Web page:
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2 hours ago, YorkshireRed said:

Started The Cartel, Don Winslow’s follow up The Power of the Dog.

 

I’m not enjoying it as much as I did the first book, as yet, but it’s still a good read. 

I gave up. Thought it was boring. 

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35 minutes ago, Paul said:

I gave up. Thought it was boring. 

I can see how it might go that way. I reckon I’m already invested enough in the characters, from the first book, to see it through. It’s not brilliant but, for me at the moment, it’s enjoyable enough. 

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Shantaram , think I saw this review on here at some stage . Overall pretty good read although a bit long winded for me personally at times. 

Glad I read it 

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I tried to read All The Pretty Horses by Cormac McCarthy and couldn't get past the first few chapters, I'm guessing his writing style is an acquired taste. I hates it.

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18 minutes ago, Elite said:

I tried to read All The Pretty Horses by Cormac McCarthy and couldn't get past the first few chapters, I'm guessing his writing style is an acquired taste. I hates it.

You probably wouldn't like Blood Meridian either. But The Road and No Country for Old Man are stylistically less peculiar.

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2 hours ago, SasaS said:

You probably wouldn't like Blood Meridian either. But The Road and No Country for Old Man are stylistically less peculiar.

Both great movie adaptations.

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I’m currently re-reading the Bosch books, finished the Concrete Blonde today. Forgot how good the early ones were, fantastic stuff.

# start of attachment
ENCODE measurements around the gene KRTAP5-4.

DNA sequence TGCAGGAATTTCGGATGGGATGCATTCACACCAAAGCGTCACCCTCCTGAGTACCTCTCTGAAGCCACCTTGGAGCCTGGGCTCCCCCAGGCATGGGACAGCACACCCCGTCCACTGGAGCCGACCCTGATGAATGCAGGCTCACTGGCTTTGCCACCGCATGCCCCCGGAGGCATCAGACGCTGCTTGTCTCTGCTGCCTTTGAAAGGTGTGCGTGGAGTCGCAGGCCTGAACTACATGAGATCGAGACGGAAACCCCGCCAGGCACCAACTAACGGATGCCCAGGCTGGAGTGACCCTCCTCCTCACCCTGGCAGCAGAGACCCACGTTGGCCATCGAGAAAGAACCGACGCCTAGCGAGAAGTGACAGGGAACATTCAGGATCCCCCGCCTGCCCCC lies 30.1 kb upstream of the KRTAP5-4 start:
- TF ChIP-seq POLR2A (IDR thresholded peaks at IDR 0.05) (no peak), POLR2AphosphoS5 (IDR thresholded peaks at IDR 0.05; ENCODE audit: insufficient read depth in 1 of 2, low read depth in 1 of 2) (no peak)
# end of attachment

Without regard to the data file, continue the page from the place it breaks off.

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2 minutes ago, Ian Sea said:

I’m currently re-reading the Bosch books, finished the Concrete Blonde today. Forgot how good the early ones were, fantastic stuff. 

Yeah the recent ones haven't been as good, not fussed about the Ballard character in which the series is going.

 

I'm in the middle of the new Mickey Haller book, The Law Of Innocence.

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12 hours ago, Elite said:

Yeah the recent ones haven't been as good, not fussed about the Ballard character in which the series is going.

 

I'm in the middle of the new Mickey Haller book, The Law Of Innocence.

I read that last week, thought it was pretty good. Not as good as Connelly’s early stuff though.

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I think the idea Bosch will age with actual passing of years eventually proved a hindrance, at first it made it more realistic and created the usual dramatic tension (will he stay, will the superiors tolerate him) but after a while, he had to look for excuses how can Bosch still be involved in cases. Painted himself in a corner a bit.

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4 hours ago, SasaS said:

I think the idea Bosch will age with actual passing of years eventually proved a hindrance, at first it made it more realistic and created the usual dramatic tension (will he stay, will the superiors tolerate him) but after a while, he had to look for excuses how can Bosch still be involved in cases. Painted himself in a corner a bit.

To be fair, a 20+ run of global best sellers and a lucrative TV adaptation isn’t the worst of corners to be painted into. 

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Just finished The Two Minute Rule by Robert Crais. It was OK, but not a patch on his Cole and Pike stuff. 

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13 minutes ago, Paul said:

To be fair, a 20+ run of global best sellers and a lucrative TV adaptation isn’t the worst of corners to be painted into. 

The point was, expanding on comments that earlier novels may feel better written and some new characters less well accepted by readers, Connelly may have created a problem to himself by letting Bosch age in real time. He then has to find a way how to plausibly involve him in cases.

It reminds me (in the creating an obstacle for yourself sense) of a cop show in which I first properly noticed Welliver as an actor, Brooklyn South, in which creators of NYPD Blue Milch and Bochco wanted to crate a show similar to NYPD Blue, but focused on uniformed cops. It didn't work because they constantly had to come up with explanations why are the uniformed cops getting involved in solving murder and other more serious cases, which is normally the job of plain clothes detectives. The show wasn't bad, characters were interesting and acting great, but writers had this albatros around their necks all the time.